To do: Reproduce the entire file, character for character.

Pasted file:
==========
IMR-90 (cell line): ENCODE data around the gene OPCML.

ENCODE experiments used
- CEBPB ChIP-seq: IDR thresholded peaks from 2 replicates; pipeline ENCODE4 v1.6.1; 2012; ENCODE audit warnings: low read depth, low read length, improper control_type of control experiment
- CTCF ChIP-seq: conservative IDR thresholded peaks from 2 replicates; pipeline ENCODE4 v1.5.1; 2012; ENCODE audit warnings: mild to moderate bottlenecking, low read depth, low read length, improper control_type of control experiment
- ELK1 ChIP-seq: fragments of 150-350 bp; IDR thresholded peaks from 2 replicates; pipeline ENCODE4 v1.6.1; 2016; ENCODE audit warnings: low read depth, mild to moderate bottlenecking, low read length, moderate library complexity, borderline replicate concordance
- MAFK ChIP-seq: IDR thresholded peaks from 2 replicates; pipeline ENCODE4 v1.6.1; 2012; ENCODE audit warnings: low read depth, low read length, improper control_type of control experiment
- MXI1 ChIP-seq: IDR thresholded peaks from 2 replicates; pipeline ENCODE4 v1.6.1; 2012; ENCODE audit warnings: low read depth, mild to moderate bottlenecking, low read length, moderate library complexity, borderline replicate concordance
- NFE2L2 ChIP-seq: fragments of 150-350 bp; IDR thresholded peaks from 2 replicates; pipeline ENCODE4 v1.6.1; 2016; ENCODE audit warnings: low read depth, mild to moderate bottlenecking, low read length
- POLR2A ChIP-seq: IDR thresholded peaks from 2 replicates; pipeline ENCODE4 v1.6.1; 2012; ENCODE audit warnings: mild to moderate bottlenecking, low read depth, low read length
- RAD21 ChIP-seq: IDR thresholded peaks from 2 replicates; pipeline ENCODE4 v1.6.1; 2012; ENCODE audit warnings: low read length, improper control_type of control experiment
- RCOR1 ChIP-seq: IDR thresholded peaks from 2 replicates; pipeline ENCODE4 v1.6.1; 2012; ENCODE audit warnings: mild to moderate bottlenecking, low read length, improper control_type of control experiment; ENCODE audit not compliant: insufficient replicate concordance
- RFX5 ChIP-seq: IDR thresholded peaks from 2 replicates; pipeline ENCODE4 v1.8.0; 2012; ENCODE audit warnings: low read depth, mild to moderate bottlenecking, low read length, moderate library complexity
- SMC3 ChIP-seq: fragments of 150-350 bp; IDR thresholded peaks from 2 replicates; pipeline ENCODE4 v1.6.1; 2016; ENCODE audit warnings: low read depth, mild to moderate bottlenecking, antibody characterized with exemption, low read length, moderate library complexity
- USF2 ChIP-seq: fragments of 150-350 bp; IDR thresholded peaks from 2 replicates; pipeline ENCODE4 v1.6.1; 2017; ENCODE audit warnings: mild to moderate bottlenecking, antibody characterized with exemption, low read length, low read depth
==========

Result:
IMR-90 (cell line): ENCODE data around the gene OPCML.

ENCODE experiments used
- CEBPB ChIP-seq: IDR thresholded peaks from 2 replicates; pipeline ENCODE4 v1.6.1; 2012; ENCODE audit warnings: low read depth, low read length, improper control_type of control experiment
- CTCF ChIP-seq: conservative IDR thresholded peaks from 2 replicates; pipeline ENCODE4 v1.5.1; 2012; ENCODE audit warnings: mild to moderate bottlenecking, low read depth, low read length, improper control_type of control experiment
- ELK1 ChIP-seq: fragments of 150-350 bp; IDR thresholded peaks from 2 replicates; pipeline ENCODE4 v1.6.1; 2016; ENCODE audit warnings: low read depth, mild to moderate bottlenecking, low read length, moderate library complexity, borderline replicate concordance
- MAFK ChIP-seq: IDR thresholded peaks from 2 replicates; pipeline ENCODE4 v1.6.1; 2012; ENCODE audit warnings: low read depth, low read length, improper control_type of control experiment
- MXI1 ChIP-seq: IDR thresholded peaks from 2 replicates; pipeline ENCODE4 v1.6.1; 2012; ENCODE audit warnings: low read depth, mild to moderate bottlenecking, low read length, moderate library complexity, borderline replicate concordance
- NFE2L2 ChIP-seq: fragments of 150-350 bp; IDR thresholded peaks from 2 replicates; pipeline ENCODE4 v1.6.1; 2016; ENCODE audit warnings: low read depth, mild to moderate bottlenecking, low read length
- POLR2A ChIP-seq: IDR thresholded peaks from 2 replicates; pipeline ENCODE4 v1.6.1; 2012; ENCODE audit warnings: mild to moderate bottlenecking, low read depth, low read length
- RAD21 ChIP-seq: IDR thresholded peaks from 2 replicates; pipeline ENCODE4 v1.6.1; 2012; ENCODE audit warnings: low read length, improper control_type of control experiment
- RCOR1 ChIP-seq: IDR thresholded peaks from 2 replicates; pipeline ENCODE4 v1.6.1; 2012; ENCODE audit warnings: mild to moderate bottlenecking, low read length, improper control_type of control experiment; ENCODE audit not compliant: insufficient replicate concordance
- RFX5 ChIP-seq: IDR thresholded peaks from 2 replicates; pipeline ENCODE4 v1.8.0; 2012; ENCODE audit warnings: low read depth, mild to moderate bottlenecking, low read length, moderate library complexity
- SMC3 ChIP-seq: fragments of 150-350 bp; IDR thresholded peaks from 2 replicates; pipeline ENCODE4 v1.6.1; 2016; ENCODE audit warnings: low read depth, mild to moderate bottlenecking, antibody characterized with exemption, low read length, moderate library complexity
- USF2 ChIP-seq: fragments of 150-350 bp; IDR thresholded peaks from 2 replicates; pipeline ENCODE4 v1.6.1; 2017; ENCODE audit warnings: mild to moderate bottlenecking, antibody characterized with exemption, low read length, low read depth